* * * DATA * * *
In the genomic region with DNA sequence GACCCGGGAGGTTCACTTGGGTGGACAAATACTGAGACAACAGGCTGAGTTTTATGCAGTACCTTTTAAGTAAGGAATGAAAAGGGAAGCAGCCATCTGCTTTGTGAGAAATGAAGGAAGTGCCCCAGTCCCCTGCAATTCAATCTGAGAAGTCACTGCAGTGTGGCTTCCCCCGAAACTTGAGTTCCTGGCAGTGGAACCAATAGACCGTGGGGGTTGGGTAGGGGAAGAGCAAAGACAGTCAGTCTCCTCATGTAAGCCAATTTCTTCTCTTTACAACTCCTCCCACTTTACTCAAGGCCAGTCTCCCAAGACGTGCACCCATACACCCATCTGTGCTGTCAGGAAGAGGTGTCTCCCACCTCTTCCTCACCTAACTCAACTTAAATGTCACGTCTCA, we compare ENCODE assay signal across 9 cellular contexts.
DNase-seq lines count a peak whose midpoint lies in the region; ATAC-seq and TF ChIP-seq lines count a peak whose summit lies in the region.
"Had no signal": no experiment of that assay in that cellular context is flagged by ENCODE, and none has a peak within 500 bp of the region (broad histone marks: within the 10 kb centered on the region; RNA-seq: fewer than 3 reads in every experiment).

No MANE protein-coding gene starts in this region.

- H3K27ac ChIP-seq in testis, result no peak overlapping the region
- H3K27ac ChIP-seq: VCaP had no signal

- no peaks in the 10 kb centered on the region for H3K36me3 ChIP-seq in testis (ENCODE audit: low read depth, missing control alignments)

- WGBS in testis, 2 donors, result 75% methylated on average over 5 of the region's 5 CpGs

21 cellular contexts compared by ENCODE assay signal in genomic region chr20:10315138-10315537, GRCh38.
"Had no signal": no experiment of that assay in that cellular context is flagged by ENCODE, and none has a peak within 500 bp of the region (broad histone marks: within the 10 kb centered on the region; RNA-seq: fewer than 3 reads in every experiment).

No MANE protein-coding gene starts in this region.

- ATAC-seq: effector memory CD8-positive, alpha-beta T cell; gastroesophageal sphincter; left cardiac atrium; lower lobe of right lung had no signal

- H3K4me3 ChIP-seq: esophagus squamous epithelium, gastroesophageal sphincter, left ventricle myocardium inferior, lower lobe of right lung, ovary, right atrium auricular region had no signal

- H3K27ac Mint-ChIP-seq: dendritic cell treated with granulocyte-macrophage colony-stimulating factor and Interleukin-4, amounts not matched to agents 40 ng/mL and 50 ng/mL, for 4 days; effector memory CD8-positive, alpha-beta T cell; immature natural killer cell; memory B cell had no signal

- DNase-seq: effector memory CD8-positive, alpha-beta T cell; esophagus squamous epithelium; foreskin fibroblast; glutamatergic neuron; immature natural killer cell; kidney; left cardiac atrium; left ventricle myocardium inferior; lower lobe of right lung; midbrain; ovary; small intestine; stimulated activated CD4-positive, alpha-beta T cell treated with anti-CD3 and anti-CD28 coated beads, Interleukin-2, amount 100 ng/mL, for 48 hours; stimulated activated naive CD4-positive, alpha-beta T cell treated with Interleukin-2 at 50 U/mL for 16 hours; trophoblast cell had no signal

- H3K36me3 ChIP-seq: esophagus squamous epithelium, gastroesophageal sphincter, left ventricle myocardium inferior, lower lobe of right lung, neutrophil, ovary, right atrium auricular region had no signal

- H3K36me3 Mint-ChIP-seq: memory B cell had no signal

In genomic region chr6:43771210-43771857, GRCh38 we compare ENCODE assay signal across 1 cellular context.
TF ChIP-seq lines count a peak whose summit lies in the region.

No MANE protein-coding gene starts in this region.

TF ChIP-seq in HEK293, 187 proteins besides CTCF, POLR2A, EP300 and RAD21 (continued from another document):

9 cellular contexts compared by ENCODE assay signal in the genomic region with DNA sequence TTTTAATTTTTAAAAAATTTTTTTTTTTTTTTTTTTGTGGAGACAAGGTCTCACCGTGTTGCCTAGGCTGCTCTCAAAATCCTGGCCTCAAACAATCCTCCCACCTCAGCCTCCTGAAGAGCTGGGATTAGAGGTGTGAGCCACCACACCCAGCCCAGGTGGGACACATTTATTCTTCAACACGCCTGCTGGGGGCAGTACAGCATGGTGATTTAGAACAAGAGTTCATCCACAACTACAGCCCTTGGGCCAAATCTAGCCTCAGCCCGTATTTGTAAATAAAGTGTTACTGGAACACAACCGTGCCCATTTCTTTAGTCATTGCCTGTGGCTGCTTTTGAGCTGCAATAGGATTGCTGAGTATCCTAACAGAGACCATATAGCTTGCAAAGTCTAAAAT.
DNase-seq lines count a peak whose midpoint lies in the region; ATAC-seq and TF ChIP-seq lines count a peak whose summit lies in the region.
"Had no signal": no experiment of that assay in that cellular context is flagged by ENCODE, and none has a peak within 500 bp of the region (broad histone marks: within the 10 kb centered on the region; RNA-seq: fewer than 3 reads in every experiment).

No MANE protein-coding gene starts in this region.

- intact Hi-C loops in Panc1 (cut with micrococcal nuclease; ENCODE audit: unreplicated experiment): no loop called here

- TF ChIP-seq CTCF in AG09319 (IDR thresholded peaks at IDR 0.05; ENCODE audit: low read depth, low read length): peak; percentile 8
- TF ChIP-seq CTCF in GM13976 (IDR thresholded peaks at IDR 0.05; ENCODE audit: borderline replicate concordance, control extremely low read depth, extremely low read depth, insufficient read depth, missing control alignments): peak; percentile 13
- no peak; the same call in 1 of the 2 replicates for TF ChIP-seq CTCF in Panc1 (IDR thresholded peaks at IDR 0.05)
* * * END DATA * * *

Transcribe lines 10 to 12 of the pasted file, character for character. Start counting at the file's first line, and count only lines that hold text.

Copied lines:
"Had no signal": no experiment of that assay in that cellular context is flagged by ENCODE, and none has a peak within 500 bp of the region (broad histone marks: within the 10 kb centered on the region; RNA-seq: fewer than 3 reads in every experiment).

No MANE protein-coding gene starts in this region.

- ATAC-seq: effector memory CD8-positive, alpha-beta T cell; gastroesophageal sphincter; left cardiac atrium; lower lobe of right lung had no signal